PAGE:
Victory of rhetoric over substance

The Coalition’s mental health strategy, launched in early February, looked on the face of it like a piece of joined-up thinking. We asked Professor Peter Beresford to scratch below the surface.

The truest thing about the Coalition’s new strategy for mental health, is its title No Health without Mental Health. And that’s the trouble. Mental health policy and provision are still far from fit for purpose. Instead they are chronically underfunded and inadequate, frequently inappropriate, risk-ridden and stuck in a medicalised past. It is now exactly 50 years since Enoch Powell’s famous “Water Tower” speech, when he sought to announce the end of institutionalization in mental health.

This is still as strong as ever, even if today’s thousands of long term service users are to be found in prison cells, forensic services, tower block bedsits or on the street, rather than asylums.

So the challenge facing politicians and policymakers is an enormous one. This Strategy includes all the right words, like “recovery”, “well-being’ and “outcomes”. There are grand goals: “good mental health for more people…from all backgrounds”, “more will recover”, “more people will have a positive experience of care and support” and the report explicitly addresses children and young people’s mental health.

But talk’s cheap. Has the Strategy got the wherewithal to achieve its goals? Key figures in the field are already saying there is no new money here. What money is mentioned isn’t ring-fenced.

The Strategy’s rhetoric is largely the same as the last government’s and likely to be as ineffectual as Labour’s “New Horizons” proposals before it. There seems to be a grim cross-party political consensus about mental health policy and provision – back of the queue and always associated with threat and danger. Nor can this Strategy be considered in isolation. It must be set next to the massive cuts in mainstream services, as well as social care provision, on which mental health service users are particularly reliant. It can’t be considered without taking account of the attacks being made on mental health service users’ access to disability and welfare benefits and the harsh medical tests now being applied to them. Hardly developments calculated to improve the nation’s “mental well-being”.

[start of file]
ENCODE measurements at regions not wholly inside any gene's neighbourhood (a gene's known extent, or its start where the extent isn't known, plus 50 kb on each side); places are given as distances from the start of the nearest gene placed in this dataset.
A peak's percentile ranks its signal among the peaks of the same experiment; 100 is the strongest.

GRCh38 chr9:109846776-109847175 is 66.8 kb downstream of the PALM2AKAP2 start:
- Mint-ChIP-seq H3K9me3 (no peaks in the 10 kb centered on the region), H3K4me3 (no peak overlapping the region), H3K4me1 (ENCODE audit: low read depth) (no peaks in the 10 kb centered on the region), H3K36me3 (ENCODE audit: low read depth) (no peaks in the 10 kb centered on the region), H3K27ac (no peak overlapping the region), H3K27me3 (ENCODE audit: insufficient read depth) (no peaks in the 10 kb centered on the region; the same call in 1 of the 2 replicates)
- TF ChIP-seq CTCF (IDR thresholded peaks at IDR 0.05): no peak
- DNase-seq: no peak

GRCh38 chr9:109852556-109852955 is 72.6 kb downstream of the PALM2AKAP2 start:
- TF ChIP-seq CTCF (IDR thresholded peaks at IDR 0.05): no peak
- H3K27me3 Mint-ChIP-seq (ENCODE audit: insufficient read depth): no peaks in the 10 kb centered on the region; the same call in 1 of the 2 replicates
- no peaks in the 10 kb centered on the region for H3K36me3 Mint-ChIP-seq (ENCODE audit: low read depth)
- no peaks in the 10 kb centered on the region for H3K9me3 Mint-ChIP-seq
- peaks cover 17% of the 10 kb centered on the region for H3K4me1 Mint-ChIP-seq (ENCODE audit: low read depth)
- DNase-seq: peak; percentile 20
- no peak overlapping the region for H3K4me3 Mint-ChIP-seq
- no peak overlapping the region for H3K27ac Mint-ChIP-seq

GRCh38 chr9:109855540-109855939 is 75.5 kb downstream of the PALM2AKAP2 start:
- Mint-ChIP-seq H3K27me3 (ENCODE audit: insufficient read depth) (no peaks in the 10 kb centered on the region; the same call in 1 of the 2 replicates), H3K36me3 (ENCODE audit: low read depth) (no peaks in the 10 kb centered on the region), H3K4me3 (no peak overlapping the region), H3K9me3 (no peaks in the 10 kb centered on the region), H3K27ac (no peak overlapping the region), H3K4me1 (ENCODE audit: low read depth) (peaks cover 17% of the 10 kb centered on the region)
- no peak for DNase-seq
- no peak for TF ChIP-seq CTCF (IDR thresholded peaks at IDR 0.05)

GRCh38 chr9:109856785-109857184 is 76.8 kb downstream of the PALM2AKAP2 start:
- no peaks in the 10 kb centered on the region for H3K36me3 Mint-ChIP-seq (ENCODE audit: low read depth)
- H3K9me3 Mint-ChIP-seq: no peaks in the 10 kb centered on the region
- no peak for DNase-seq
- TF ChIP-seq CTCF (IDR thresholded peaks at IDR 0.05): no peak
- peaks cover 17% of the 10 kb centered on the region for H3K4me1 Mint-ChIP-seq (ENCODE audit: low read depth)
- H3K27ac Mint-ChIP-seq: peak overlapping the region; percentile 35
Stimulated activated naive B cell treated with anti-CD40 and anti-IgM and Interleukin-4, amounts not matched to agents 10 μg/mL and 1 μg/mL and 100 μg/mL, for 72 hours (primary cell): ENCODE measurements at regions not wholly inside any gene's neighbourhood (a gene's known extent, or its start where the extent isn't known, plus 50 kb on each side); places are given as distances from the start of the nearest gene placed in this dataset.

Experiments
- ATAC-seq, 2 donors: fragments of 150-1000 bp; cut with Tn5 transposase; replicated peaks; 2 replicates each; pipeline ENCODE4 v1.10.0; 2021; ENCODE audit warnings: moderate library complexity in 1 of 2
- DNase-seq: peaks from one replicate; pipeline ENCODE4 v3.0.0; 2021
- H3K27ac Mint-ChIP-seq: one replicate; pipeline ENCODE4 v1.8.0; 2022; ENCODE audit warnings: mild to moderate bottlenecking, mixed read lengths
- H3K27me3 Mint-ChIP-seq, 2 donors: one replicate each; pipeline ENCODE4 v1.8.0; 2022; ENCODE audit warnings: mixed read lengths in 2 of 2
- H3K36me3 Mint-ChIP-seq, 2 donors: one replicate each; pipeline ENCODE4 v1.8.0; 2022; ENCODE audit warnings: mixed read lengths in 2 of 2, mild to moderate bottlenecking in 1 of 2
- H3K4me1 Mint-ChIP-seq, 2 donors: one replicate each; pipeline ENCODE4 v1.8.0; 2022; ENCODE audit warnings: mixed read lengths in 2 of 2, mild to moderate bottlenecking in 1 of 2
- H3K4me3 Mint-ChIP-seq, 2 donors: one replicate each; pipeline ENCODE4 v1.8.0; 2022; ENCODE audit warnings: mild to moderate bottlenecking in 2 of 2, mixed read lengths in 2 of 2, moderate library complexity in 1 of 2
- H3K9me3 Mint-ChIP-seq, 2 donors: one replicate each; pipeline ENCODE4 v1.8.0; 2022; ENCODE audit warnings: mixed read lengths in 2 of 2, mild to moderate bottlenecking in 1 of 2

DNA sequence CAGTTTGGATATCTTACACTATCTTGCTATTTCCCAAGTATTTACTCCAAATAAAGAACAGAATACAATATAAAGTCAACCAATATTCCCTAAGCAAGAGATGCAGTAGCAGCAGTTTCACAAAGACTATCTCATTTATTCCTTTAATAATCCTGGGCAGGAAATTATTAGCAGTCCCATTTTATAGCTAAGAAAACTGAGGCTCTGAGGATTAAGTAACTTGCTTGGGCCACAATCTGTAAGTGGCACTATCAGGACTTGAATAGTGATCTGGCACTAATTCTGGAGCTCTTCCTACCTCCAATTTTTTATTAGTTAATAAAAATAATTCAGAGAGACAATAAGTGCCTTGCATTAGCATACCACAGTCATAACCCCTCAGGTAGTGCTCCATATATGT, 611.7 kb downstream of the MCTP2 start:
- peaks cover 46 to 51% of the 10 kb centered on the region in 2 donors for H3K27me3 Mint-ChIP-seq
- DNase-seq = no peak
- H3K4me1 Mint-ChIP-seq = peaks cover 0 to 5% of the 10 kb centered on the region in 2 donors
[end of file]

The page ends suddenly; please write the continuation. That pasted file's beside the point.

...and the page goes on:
What’s most worrying though are the likely effects on mental health policy and service users of the Government’s unqualified and unevidenced commitment to GP (general practitioner) commissioning. Whether this ends up as a market free-for-all, or merely confirm new conflicting roles for GPs as rationers rather than providers of health care, one thing seems likely. It will almost certainly reinforce the dominance of the medical model in mental health.

Yet as a recent Joseph Rowntree Foundation report further confirms, mental health service users see this as almost entirely problematic – an obstacle to improving their mental health, rather than a driver towards it.* And the Strategy represents no real challenge to this, for all its twenty-first century jargon. What’s really needed is to start over – listening to service users and their organisations.

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